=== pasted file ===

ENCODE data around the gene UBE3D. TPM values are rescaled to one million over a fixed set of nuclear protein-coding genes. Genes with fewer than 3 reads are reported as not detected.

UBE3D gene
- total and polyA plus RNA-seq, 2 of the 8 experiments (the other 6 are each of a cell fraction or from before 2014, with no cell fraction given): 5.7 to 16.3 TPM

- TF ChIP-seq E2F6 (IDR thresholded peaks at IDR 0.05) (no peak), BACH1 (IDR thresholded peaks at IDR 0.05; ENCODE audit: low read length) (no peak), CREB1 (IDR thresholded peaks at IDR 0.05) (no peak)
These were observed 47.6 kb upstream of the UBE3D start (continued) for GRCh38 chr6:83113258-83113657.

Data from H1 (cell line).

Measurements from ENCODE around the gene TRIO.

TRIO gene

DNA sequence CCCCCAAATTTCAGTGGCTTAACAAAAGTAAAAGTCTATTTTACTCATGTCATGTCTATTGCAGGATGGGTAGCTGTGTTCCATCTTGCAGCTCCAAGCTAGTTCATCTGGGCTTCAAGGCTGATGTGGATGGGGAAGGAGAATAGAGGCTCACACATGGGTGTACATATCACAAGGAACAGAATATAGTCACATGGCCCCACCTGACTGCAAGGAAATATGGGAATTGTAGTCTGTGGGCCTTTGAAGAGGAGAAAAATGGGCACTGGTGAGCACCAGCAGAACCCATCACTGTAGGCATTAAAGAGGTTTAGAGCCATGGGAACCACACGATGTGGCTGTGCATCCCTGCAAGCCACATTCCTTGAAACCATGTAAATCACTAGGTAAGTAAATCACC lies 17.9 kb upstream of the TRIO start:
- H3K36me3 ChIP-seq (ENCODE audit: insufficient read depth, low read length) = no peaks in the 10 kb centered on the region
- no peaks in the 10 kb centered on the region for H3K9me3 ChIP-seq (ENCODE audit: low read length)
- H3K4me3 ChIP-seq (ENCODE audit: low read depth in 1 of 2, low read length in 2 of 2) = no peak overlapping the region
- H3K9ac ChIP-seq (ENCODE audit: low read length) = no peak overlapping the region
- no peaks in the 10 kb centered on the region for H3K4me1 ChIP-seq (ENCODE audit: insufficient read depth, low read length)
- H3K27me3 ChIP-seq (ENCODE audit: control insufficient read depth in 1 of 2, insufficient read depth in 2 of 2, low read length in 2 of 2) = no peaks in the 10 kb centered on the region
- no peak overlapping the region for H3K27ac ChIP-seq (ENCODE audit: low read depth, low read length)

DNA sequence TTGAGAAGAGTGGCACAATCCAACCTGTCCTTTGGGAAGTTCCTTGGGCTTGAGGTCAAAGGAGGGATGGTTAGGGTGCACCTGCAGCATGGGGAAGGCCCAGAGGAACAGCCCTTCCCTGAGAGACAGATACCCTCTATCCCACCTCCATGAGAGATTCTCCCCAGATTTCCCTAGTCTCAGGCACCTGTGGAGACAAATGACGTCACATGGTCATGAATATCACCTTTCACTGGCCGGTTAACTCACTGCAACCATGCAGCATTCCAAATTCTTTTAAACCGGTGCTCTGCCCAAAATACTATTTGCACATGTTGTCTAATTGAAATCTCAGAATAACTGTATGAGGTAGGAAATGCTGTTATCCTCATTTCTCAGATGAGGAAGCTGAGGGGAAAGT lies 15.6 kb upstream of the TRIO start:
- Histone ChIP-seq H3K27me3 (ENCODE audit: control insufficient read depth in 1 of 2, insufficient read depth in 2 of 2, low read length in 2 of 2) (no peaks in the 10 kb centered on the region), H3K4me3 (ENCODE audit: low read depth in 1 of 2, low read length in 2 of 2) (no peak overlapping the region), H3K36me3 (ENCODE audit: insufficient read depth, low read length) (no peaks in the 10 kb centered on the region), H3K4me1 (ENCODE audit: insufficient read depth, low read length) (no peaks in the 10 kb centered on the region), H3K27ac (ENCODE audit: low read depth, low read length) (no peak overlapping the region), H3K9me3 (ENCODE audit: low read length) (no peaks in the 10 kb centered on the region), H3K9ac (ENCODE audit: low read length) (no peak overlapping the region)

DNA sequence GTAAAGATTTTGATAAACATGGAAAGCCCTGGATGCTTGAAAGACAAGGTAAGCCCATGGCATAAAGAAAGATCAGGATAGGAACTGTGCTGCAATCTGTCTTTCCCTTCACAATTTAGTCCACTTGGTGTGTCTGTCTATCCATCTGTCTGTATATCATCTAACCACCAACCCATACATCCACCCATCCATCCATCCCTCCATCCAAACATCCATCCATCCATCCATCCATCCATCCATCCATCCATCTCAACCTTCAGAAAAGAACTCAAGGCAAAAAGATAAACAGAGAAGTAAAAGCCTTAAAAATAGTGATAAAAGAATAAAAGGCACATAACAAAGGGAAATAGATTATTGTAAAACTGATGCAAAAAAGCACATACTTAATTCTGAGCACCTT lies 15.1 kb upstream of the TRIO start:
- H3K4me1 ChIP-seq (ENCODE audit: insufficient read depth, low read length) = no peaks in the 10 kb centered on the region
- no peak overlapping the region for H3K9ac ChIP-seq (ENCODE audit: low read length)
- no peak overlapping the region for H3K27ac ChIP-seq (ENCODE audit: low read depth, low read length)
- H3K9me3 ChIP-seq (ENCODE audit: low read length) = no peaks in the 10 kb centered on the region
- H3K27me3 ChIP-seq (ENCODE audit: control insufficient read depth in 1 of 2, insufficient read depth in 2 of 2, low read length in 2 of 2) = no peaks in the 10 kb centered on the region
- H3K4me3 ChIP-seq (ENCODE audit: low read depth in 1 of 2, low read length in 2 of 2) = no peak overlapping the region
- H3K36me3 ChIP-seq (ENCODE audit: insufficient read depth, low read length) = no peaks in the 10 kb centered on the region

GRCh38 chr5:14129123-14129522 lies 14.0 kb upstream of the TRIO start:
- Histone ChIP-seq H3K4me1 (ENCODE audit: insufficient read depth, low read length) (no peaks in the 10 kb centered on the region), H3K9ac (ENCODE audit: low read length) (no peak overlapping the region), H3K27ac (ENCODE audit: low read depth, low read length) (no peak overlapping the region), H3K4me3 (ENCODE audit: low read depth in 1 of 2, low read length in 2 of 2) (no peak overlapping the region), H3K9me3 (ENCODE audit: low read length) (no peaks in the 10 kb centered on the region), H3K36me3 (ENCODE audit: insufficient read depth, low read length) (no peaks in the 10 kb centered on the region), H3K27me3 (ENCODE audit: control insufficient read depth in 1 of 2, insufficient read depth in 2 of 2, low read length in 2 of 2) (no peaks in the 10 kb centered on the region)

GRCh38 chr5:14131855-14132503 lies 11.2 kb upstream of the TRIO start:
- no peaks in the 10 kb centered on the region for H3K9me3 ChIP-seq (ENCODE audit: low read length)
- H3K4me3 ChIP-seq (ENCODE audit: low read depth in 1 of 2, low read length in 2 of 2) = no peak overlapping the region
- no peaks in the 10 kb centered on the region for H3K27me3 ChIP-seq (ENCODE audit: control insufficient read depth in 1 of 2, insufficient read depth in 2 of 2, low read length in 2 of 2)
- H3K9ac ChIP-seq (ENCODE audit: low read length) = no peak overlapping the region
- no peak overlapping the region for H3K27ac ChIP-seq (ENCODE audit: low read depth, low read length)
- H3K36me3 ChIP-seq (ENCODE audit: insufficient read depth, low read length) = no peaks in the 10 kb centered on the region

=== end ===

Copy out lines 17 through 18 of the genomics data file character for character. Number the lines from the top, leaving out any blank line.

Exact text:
DNA sequence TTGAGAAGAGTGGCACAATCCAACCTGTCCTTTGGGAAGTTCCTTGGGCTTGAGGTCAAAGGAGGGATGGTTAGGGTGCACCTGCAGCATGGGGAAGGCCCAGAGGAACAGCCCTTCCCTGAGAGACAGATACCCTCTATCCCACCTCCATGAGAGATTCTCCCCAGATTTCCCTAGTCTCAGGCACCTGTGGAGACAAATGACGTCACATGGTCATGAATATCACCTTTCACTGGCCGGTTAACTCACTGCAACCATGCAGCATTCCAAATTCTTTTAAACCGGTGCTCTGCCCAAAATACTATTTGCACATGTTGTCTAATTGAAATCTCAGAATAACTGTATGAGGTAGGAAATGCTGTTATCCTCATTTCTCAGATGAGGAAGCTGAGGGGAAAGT lies 15.6 kb upstream of the TRIO start:
- Histone ChIP-seq H3K27me3 (ENCODE audit: control insufficient read depth in 1 of 2, insufficient read depth in 2 of 2, low read length in 2 of 2) (no peaks in the 10 kb centered on the region), H3K4me3 (ENCODE audit: low read depth in 1 of 2, low read length in 2 of 2) (no peak overlapping the region), H3K36me3 (ENCODE audit: insufficient read depth, low read length) (no peaks in the 10 kb centered on the region), H3K4me1 (ENCODE audit: insufficient read depth, low read length) (no peaks in the 10 kb centered on the region), H3K27ac (ENCODE audit: low read depth, low read length) (no peak overlapping the region), H3K9me3 (ENCODE audit: low read length) (no peaks in the 10 kb centered on the region), H3K9ac (ENCODE audit: low read length) (no peak overlapping the region)